During a House Oversight Committee hearing, Rep. Jamie Raskin (Md-08) slammed proposed cuts to SNAP, the country’s leading anti-hunger program.
Watch his remarks above or read the transcript below.
Opening Statement for Joint Hearing on “Program Integrity in the Supplemental Nutrition Assistance Program”
House Oversight Committee, Subcommittee on the Intergovernmental Affairs
Congressman Jamie Raskin, Ranking Member
May 9, 2018
Thank you, Mr. Chairman. I would like to thank our witnesses for being here today.
The Supplemental Nutrition Assistance Program (SNAP) is our country’s most important anti-hunger program. SNAP reduces poverty and food insecurity and improves health and economic outcomes for over 42 million hungry Americans, especially children.
People receive an average of only $1.40 per meal through SNAP. In order to receive assistance, they must complete a detailed application process which includes providing documentation on income, identity, immigration status and address. Nearly 90 percent of participants are in households with children under the age of 18, or elderly persons 60 years or older, or an individual with disabilities.
In my home state of Maryland, over 696,000 people benefit from the program. In my district alone, more than 15,000 households receive SNAP benefits. SNAP allows families to purchase nutritious meals in several retailer locations including farmers markets. This is a program that should matter to every Member of Congress. Americans in every single congressional district benefit from SNAP. In fact, about 68,143 households in the Chairmen’s districts in Ohio and Alabama receive SNAP benefits.
It is no coincidence that my colleagues on the other side of the aisle are holding this hearing one week before the 2018 Farm bill is slated for floor consideration. That bill would impose draconian new requirements that would prevent more than 2 million Americans in need from receiving food aid under SNAP — all in a thinly veiled attempt to deliver on Speaker Ryan’s quest for so-called welfare reform.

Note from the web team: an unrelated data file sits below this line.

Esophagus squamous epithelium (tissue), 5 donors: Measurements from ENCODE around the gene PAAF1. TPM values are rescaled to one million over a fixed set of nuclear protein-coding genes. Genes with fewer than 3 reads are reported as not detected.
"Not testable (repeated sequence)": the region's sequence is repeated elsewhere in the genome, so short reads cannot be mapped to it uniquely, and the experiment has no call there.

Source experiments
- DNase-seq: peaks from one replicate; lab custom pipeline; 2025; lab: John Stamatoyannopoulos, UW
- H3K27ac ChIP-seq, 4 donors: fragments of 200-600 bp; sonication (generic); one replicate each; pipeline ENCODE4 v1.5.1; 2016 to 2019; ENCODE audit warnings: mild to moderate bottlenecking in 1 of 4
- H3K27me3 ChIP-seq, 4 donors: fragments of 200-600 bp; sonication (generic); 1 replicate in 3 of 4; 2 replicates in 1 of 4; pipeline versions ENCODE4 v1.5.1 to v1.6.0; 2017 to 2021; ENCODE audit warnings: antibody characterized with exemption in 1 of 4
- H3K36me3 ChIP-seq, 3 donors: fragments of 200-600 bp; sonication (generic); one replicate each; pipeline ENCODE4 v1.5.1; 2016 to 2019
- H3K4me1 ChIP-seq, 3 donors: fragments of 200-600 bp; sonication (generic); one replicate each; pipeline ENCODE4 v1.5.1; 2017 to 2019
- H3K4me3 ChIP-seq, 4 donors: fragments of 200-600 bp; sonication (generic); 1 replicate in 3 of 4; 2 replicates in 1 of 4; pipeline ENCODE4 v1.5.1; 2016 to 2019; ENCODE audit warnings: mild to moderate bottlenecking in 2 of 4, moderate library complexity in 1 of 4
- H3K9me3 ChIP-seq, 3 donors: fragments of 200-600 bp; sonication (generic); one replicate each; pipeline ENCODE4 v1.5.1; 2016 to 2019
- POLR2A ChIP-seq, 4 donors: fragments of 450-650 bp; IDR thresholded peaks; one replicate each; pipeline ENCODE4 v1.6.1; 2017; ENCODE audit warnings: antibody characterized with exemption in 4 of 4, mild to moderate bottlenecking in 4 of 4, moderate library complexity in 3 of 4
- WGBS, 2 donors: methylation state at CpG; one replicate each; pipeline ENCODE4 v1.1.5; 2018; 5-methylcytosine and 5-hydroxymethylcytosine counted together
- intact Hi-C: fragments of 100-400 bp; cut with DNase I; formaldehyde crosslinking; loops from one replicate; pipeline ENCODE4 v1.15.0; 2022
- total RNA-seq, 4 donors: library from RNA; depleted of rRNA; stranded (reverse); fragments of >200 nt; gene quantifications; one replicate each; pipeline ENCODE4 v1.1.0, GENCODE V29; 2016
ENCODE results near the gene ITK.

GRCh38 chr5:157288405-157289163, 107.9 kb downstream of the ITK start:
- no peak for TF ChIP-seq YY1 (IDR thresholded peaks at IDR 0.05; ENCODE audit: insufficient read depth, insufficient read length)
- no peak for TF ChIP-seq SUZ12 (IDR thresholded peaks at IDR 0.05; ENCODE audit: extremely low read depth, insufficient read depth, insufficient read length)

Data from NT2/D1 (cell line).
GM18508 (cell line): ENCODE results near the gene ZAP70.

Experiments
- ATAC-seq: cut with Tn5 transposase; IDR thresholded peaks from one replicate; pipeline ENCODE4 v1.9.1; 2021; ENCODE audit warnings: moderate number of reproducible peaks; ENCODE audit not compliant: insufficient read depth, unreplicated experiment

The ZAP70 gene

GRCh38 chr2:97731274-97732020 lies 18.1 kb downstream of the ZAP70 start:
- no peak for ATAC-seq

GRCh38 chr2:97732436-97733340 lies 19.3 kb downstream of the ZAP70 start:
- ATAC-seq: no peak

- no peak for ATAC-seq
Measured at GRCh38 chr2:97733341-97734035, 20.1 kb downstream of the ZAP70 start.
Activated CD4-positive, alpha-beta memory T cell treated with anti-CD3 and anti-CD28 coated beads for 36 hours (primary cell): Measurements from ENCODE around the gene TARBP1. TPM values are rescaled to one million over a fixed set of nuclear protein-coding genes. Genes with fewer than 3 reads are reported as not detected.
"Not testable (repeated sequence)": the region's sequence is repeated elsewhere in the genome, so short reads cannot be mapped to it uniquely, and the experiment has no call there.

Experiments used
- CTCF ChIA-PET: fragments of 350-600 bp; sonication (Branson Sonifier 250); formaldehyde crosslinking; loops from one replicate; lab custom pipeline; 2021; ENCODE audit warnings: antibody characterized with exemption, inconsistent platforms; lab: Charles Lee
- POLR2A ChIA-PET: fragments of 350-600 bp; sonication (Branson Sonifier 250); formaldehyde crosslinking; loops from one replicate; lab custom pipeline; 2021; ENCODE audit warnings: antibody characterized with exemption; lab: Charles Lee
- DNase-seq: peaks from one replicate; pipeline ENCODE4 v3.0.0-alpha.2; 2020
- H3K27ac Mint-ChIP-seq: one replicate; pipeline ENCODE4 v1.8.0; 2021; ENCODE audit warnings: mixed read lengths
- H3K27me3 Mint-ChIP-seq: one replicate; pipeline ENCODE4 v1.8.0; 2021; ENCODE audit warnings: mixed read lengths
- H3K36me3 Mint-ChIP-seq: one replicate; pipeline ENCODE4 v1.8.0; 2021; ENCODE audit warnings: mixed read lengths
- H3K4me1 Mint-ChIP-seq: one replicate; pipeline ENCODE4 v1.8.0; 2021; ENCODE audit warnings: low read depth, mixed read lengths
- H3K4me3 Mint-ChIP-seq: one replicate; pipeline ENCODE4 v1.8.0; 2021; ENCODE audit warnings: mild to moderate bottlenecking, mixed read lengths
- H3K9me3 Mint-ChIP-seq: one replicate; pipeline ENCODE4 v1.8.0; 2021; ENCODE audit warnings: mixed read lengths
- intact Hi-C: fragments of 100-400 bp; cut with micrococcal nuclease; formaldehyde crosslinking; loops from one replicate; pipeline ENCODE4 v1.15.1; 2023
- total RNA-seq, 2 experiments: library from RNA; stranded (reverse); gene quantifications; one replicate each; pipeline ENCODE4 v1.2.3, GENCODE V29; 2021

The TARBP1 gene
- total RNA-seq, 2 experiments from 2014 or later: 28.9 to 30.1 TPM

Contrast that approach with the fact that today’s hearing comes just months after Republicans passed a $1.5 trillion tax cut that will give the wealthiest 1% of tax filers $84 billion in 2019 alone.
As it turns out, this tax cut could finance the entire SNAP program for nearly 1 and a half years. In Fiscal Year 2017 the cost of the entire SNAP program was over $68 billion.
I find it touching that my colleagues in the majority can give away billions in tax dollars to corporate investors who don’t actually need it and don’t have to prove that they’re working to receive their tax bonanza, while at the same time planning to increase work requirements and cut food aid for Americans who are hungry.
True to form, my colleagues will try to justify cuts to SNAP with allegations of fraud and abuse. Old stereotypes die hard. In fact, SNAP has one of the lowest fraud rates at less than 5 percent. Over the past several years, USDA has taken aggressive steps to improve SNAP oversight and work with states on rooting out waste. USDA has brought down the rate of trafficking to about 1% of benefits over the last 20 years.
Everyone agrees that waste, fraud, and abuse needs to be rooted out. If we’re searching for egregious examples in need of our immediate attention — they aren’t found in SNAP. The most waste, fraud and abuse found across the federal government is at the Pentagon, but we aren’t having hearings on that this year.
An internal report issued by the independent Defense Business Board found $125 billion in immediate savings available by cutting administrative waste. That’s almost twice the entire budget of SNAP.
These proposed cuts to SNAP are unjustified and harmful. But they are also obscene in a year when Congress forked over billions of dollars to billionaires.
SNAP feeds millions of children, seniors, and people with disabilities — including veterans. SNAP is efficiently run. If SNAP did not exist, we would have to create a program to do what SNAP does.
I hope that today’s hearing can shed light on the necessity, efficiency, and desirability of SNAP, and that we can ensure that the more than 42 million Americans depending on this vital program can continue to feed their families.